"Eat Pray Love," Elizabeth Gilbert's memoir of her journey of self-discovery after her divorce, has resonated with readers all over the world. It has sold more than 7 million copies, and the film based on the book had a strong opening at the box office this weekend.
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In the book and movie, Gilbert -- played by Julia Roberts on-screen -- travels to Italy to indulge in its culinary delights; to India to find her spiritual self; and to Indonesia, where she meets the man who eventually becomes her husband.
"I think that it was just a kind of accidental intersection where it turned out where exactly the same things that I was thinking about, worrying about, trying to figure out, seemed to be precisely what was on everyone else's mind in that particular moment," Gilbert told ABC News about the reasons for the books' success.
Readers have opened their hearts to Gilbert's message of finding happiness within themselves -- but will they also open their wallets? Marketers hope so; they've made some 400 products available for them to choose from. From gelato machines to floor rugs, there is Italian, Indian and Indonesian-themed merchandise so consumers can have their own -- albeit less dramatic -- "Eat Pray Love" experiences.
Fresh, the high-end beauty store, spent over a year developing products in line with the movie, like perfumes promising "a journey for the senses." The Home Shopping Network even ran 72 straight hours of "Eat Pray Love" sales programming. Marketers are cashing in on the built-in audience that comes with the book and film, and the power of the female consumer.
"The marketing for 'Eat Pray Love' really sets the new norm for future marketing," said Prof. Peter Sealey of the Peter F. Rucker Graduate Management School at Claremont Graduate University. "The extent of the merchandising tie-ins and the depth of tie-ins really hits a new high. We'll see more of that in the future."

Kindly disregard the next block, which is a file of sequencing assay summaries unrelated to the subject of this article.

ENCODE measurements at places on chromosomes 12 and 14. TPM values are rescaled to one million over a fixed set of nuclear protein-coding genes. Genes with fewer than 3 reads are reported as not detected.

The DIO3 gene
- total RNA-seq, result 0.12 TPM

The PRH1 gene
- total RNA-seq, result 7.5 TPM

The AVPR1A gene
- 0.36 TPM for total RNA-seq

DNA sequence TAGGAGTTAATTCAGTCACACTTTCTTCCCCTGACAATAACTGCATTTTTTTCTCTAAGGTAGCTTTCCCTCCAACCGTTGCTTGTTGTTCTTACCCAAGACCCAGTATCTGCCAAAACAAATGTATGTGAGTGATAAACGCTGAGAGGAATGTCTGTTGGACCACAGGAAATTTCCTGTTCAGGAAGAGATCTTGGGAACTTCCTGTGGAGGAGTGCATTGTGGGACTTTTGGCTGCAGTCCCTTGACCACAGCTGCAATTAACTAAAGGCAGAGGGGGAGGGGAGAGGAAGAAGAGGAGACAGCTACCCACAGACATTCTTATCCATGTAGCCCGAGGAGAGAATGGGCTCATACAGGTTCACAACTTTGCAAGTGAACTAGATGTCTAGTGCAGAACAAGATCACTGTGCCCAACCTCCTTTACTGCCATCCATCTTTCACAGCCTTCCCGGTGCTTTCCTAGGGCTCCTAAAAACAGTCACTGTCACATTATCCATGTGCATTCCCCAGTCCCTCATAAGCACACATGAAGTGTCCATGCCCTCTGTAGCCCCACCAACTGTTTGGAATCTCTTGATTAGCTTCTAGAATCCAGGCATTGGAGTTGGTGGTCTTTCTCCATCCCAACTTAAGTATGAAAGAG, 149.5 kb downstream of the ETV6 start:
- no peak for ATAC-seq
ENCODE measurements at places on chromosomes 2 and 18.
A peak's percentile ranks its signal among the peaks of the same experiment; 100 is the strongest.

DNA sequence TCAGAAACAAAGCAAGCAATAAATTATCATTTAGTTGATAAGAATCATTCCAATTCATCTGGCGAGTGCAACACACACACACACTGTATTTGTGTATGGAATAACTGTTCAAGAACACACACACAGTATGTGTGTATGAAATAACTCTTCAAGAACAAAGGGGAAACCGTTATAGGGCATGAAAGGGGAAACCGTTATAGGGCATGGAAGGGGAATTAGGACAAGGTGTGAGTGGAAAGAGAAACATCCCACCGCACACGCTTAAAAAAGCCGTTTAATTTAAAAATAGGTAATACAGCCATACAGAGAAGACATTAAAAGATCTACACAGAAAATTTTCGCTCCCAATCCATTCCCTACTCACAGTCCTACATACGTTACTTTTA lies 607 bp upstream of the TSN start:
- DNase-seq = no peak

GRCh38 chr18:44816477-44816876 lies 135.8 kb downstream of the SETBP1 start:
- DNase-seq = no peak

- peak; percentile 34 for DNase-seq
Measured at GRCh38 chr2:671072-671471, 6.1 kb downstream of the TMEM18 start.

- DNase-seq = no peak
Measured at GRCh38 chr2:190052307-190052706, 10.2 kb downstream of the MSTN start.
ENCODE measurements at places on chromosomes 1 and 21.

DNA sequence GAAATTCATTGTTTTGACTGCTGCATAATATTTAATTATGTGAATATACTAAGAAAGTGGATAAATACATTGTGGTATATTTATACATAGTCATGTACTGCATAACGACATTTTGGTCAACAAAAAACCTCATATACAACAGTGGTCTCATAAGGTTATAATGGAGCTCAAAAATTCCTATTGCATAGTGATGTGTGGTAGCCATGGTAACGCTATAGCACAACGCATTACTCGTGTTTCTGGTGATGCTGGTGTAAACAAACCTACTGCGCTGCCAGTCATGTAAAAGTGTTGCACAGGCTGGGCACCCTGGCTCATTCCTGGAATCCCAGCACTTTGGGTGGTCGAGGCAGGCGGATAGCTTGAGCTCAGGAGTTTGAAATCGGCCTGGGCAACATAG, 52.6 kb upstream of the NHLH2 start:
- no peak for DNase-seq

A backlash is brewing, though, with some objecting to the commercialization of such a personal experience. Readers find that this kind of marketing goes against everything that the book stands for: the idea that individual happiness comes from within.
Even the author found it unnerving.
"It's weird for me to go into Starbucks and see the 'Eat Pray Love' soundtrack for sale," Gilbert said. "This thing that started as this deeply intimate, private journey has obviously expanded into something I outgrew a long time ago."
Gilbert, however, also says that some of these products could substitute for the extravagant trip she took.
"Most people don't have the resources to be able to go travel around the world for an entire year," she said. "Maybe buying a candle that reminds you of that story is as close as they can get to that."
But can you really shop your way to happiness?
Recent studies on consumption and happiness show that people are happiest when they spend money on experiences, like trips or sporting events that they will remember forever, instead of material objects like a new pair of shoes.
In a study appropriately titled "If Money Doesn't Make You Happy Then You Probably Aren't Spending It Right," researchers found that when they asked people to reflect on a past expense, "individuals experienced elevated mood when contemplating a past experiential purchase relative to those contemplating a past material purchase."
And that experience keeps making you happy as you reflect on it. Not so when you think back to those shoes you bought.
Perhaps your money is best spent on the "Eat Pray Love" vacation package to Bali. Spirit Quest Tours consolidates Gilbert's experience, complete with a visit to her spiritual teacher, Ketut Liyer, and lunch with her friend Wayan. For $2,400, the tour promises to "change your life, too."